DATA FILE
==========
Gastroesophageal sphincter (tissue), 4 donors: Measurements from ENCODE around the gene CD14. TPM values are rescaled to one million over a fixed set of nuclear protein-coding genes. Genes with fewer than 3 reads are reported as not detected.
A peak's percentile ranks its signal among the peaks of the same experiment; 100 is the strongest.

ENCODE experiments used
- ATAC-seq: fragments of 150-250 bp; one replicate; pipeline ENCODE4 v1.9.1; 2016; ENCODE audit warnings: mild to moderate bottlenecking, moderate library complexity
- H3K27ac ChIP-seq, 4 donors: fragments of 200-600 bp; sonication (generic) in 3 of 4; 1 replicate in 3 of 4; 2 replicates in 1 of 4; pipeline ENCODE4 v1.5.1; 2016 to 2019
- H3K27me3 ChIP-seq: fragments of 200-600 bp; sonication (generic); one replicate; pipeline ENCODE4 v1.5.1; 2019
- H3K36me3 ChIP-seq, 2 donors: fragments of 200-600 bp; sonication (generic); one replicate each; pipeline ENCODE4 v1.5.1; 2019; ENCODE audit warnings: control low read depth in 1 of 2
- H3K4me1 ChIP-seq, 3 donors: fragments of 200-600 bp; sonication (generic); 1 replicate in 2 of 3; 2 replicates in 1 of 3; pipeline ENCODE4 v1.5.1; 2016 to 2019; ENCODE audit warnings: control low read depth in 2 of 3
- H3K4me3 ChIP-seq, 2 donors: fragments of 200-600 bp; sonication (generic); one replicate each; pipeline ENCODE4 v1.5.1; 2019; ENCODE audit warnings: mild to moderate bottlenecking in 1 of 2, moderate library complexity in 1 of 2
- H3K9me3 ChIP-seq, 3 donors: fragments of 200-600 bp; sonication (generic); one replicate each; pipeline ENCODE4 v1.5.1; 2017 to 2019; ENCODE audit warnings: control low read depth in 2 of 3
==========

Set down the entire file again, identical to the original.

Gastroesophageal sphincter (tissue), 4 donors: Measurements from ENCODE around the gene CD14. TPM values are rescaled to one million over a fixed set of nuclear protein-coding genes. Genes with fewer than 3 reads are reported as not detected.
A peak's percentile ranks its signal among the peaks of the same experiment; 100 is the strongest.

ENCODE experiments used
- ATAC-seq: fragments of 150-250 bp; one replicate; pipeline ENCODE4 v1.9.1; 2016; ENCODE audit warnings: mild to moderate bottlenecking, moderate library complexity
- H3K27ac ChIP-seq, 4 donors: fragments of 200-600 bp; sonication (generic) in 3 of 4; 1 replicate in 3 of 4; 2 replicates in 1 of 4; pipeline ENCODE4 v1.5.1; 2016 to 2019
- H3K27me3 ChIP-seq: fragments of 200-600 bp; sonication (generic); one replicate; pipeline ENCODE4 v1.5.1; 2019
- H3K36me3 ChIP-seq, 2 donors: fragments of 200-600 bp; sonication (generic); one replicate each; pipeline ENCODE4 v1.5.1; 2019; ENCODE audit warnings: control low read depth in 1 of 2
- H3K4me1 ChIP-seq, 3 donors: fragments of 200-600 bp; sonication (generic); 1 replicate in 2 of 3; 2 replicates in 1 of 3; pipeline ENCODE4 v1.5.1; 2016 to 2019; ENCODE audit warnings: control low read depth in 2 of 3
- H3K4me3 ChIP-seq, 2 donors: fragments of 200-600 bp; sonication (generic); one replicate each; pipeline ENCODE4 v1.5.1; 2019; ENCODE audit warnings: mild to moderate bottlenecking in 1 of 2, moderate library complexity in 1 of 2
- H3K9me3 ChIP-seq, 3 donors: fragments of 200-600 bp; sonication (generic); one replicate each; pipeline ENCODE4 v1.5.1; 2017 to 2019; ENCODE audit warnings: control low read depth in 2 of 3